One-way bridges will work poorly with the two-way streets needed for downtown’s revitalization, according to Kittelson & Associates, a consultant to the City of Fairbanks. Sometime very soon, the FMATS Policy Committee will need to decide if they will continue with that plan, or endorse a different one. If strongly encouraged to do so, the policy committee may help set the stage for revitalization downtown. What you can do:
- Email FMATS Coordinator Donna Gardino to support Alternative 1 (see below) and its positive impact on revitalization email@example.com
- Attend the FMATS Policy Committee meeting May 19 @ 10 AM at City Hall to support downtown revitalization
There would seem to be four options open to the Policy Committee:
- Alternative 1 –redesign the Terminal Street intersection to restore two-way traffic to Cushman and Barnette to maximize free traffic flow and maximize access to businesses, and add on-street parking and pedestrian facilities to Cushman Street;
- Alternative 2 – emphasize downtown through-traffic, maintain one-way traffic on Cushman and Barnette streets, transitioning to two lanes of north-bound traffic on Cushman to add on-street parking and pedestrian facilities to Cushman Street;
- Alternative 3 – Stay the course to make Cushman and Barnette bridges one-way and Cushman and Barnette streets two-way south to Airport Way.
- Alternative 4 – Do nothing and let slip away this chance to improve downtown’s infrastructure, allowing traffic to continue speeding through downtown, perpetuating a hostile pedestrian environment and an uncertain investment environment.
The Kittelson & Associates study (with input from Vision Fairbanks consultants Crandall Arambula) recommends that downtown’s north-south system be wholly a two-way system or a one-way system, but not both (excerpted recommendations or full report). Recognizing infrastructure’s role in economic development in an urban context, the study also recommended that Cushman Street under any traffic scenario should be “equipped with on-street parking and pedestrian streetscape improvements and traffic signals should be timed to manage traffic speeds such that the 85th percentile travel speeds are less than 20 miles per hour.” Read News-Miner story here.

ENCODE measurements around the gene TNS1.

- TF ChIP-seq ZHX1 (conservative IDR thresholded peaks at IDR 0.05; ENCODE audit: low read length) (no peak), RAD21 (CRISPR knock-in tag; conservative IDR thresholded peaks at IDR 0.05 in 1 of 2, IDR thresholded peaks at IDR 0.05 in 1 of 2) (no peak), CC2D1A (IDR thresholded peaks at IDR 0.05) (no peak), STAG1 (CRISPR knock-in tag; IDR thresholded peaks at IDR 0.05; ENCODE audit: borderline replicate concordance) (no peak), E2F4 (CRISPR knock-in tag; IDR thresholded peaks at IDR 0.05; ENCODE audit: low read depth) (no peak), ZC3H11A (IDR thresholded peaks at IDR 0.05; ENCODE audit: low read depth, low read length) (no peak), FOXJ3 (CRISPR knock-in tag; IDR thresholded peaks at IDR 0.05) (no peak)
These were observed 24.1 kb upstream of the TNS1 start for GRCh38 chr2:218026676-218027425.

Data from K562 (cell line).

The Downtown Association of Fairbanks favors Alternative 1 as it does the most to set the stage for economic development downtown. Also, downtown’s north-south system cannot be wholly one-way: downtown’s current one-way “network” is broken. The only one-way “network” in the Borough, it is a remnant of a bygone day prior to the Steese Highway when pipe for TAPS needed to get through town.
Find out more at http://www.visionfairbanks.com